Air pollutant emission and prediction with extended kalman filtering

Publication Type:
Thesis
Issue Date:
2016
Full metadata record
Files in This Item:
Filename Description Size
01front.pdf131.32 kB
Adobe PDF
02whole.pdf16.54 MB
Adobe PDF
The major sources of air pollutants in New South Wales (NSW is a state on the east coast of Australia) are anthropogenic emissions and biomass burning emissions. Anthropogenic mega city emissions play an important role with respect to air pollution: a relatively large amount of pollutants is released in a small area potentially leading to nonlinear chemical processes, which may further aggravate air pollution. Highly populated cities in NSW are mainly located in coastal areas while bush fires on the other hand usually take place in the inland of NSW, a region with a relatively low population density. In order to compare the impact of these two emission sources in NSW on a climatological time scale, The Air Pollution Model with Chemical Transport Model (TAPM-CTM) is used, which receives meteorological data, terrain data and emission data together with chemical processes. These emission data are generated by the Emissions Data Management System (EDMS v2.0). To improve the air quality modelling performance, uncertainties in association with the estimation must be handled properly. For this, the Extended Kalman Filter (EKF) together with its modifications are studied throughout this thesis. The motivation for this work stems from recently growing research interest in environmental modelling and control. The challenging inverse problem has intrigued researchers in atmospheric science as well as sustainable engineering and technology. This work addresses the problem in air pollutant estimation by proposing the use of TAPM-CTM coupled with the Extended Fractional Kalman Filter (EFKF) based on a Matérn covariance function to enhance the estimation accuracy and to smoothen the spatiotemporal correlation. Here, concentrations of air pollutants such as nitrogen oxide (NO), nitrogen dioxide (NO₂) and ozone (O₃) are predicted by TAPM-CTM in the airshed of Sydney and surrounding areas. For improvement of the emission inventory, and hence, the air quality prediction, the fractional order of the EFKF is tuned by using a Genetic Algorithm (GA). Nonlinearity is further treated by using unscented transforms in the prediction step with an Unscented Kalman Filter (UKF) to preserve the stochastic characteristics of the nonlinear environmental system involved. A comparison with the conventional EKF and the UKF is included to indicate the UKF viability in air pollutant estimation. Academic contributions of this thesis include investigation, application, design, and implementation of the EFKF and UKF for air pollution estimation. Discussions on theoretical aspects and implementation details of these extended Kalman filters for environmental data are included together with some recommendations.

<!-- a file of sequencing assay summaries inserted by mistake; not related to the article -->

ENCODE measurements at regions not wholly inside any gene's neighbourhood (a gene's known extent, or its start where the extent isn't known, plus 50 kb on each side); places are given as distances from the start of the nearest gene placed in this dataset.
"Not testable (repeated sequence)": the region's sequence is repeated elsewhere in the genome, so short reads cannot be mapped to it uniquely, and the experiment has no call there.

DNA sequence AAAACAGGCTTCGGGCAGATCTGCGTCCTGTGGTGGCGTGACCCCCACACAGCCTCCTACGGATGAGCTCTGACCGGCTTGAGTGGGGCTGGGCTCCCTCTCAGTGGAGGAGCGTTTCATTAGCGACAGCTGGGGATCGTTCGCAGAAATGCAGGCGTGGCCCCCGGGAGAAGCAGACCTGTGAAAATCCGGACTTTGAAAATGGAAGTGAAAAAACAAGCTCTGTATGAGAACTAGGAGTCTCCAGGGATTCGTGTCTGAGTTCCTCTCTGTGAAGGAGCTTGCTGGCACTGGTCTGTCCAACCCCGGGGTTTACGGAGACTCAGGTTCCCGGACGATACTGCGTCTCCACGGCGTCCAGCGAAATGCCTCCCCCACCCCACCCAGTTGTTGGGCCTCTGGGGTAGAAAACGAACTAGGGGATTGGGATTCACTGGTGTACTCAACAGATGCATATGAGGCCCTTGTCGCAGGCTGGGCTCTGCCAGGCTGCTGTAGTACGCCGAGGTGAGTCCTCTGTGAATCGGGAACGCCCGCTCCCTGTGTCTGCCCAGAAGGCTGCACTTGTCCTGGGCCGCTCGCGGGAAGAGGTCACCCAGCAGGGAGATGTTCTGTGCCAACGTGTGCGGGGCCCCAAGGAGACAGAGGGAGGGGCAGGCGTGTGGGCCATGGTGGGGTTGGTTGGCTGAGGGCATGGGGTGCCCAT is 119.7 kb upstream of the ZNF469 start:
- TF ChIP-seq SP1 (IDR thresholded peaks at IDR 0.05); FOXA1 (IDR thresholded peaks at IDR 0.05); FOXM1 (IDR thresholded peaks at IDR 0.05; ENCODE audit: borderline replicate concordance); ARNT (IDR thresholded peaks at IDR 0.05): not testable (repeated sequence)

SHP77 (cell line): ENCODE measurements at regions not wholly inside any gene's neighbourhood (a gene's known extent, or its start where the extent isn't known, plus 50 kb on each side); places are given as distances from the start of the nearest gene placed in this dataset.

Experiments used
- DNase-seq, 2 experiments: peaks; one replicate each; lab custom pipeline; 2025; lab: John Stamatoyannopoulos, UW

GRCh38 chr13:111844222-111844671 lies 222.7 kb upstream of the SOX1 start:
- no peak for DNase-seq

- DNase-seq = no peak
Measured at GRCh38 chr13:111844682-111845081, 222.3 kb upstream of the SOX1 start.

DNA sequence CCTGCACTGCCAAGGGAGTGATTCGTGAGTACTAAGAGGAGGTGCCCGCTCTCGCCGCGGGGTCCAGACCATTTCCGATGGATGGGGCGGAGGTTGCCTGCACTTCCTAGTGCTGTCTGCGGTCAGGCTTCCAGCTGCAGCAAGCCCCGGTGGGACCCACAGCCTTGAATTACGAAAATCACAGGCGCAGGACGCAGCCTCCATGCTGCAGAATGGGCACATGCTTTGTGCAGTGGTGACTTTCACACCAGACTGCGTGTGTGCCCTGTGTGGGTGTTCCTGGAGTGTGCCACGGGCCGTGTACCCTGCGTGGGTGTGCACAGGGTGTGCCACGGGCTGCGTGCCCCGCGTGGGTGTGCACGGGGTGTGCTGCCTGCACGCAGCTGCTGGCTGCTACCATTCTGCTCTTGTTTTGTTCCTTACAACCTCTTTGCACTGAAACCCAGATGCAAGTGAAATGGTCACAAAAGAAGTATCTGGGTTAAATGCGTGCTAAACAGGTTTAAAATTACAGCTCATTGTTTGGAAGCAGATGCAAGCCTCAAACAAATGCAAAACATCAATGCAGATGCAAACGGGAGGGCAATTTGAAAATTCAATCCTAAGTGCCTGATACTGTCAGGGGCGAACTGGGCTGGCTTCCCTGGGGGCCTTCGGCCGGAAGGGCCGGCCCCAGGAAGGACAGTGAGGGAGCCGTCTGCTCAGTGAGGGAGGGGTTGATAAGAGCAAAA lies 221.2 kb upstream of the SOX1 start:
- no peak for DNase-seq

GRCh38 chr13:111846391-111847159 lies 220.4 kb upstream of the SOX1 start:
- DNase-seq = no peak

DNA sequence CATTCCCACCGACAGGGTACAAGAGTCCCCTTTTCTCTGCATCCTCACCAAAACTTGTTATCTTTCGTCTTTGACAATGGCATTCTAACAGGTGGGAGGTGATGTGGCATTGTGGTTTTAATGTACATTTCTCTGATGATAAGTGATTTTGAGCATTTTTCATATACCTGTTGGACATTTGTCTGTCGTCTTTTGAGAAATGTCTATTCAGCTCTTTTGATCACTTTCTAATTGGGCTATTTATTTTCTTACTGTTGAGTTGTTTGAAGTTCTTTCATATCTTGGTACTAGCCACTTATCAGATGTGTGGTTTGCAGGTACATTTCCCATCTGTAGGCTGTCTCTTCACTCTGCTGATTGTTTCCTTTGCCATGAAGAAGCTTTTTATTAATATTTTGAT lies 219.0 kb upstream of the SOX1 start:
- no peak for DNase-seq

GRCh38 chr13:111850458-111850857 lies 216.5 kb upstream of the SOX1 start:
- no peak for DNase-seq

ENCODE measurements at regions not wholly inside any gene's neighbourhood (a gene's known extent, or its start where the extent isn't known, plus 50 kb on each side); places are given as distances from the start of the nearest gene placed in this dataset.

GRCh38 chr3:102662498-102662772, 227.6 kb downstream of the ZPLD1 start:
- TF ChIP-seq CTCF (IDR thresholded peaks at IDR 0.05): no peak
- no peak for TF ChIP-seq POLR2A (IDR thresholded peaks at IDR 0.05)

Please use this identifier to cite or link to this item: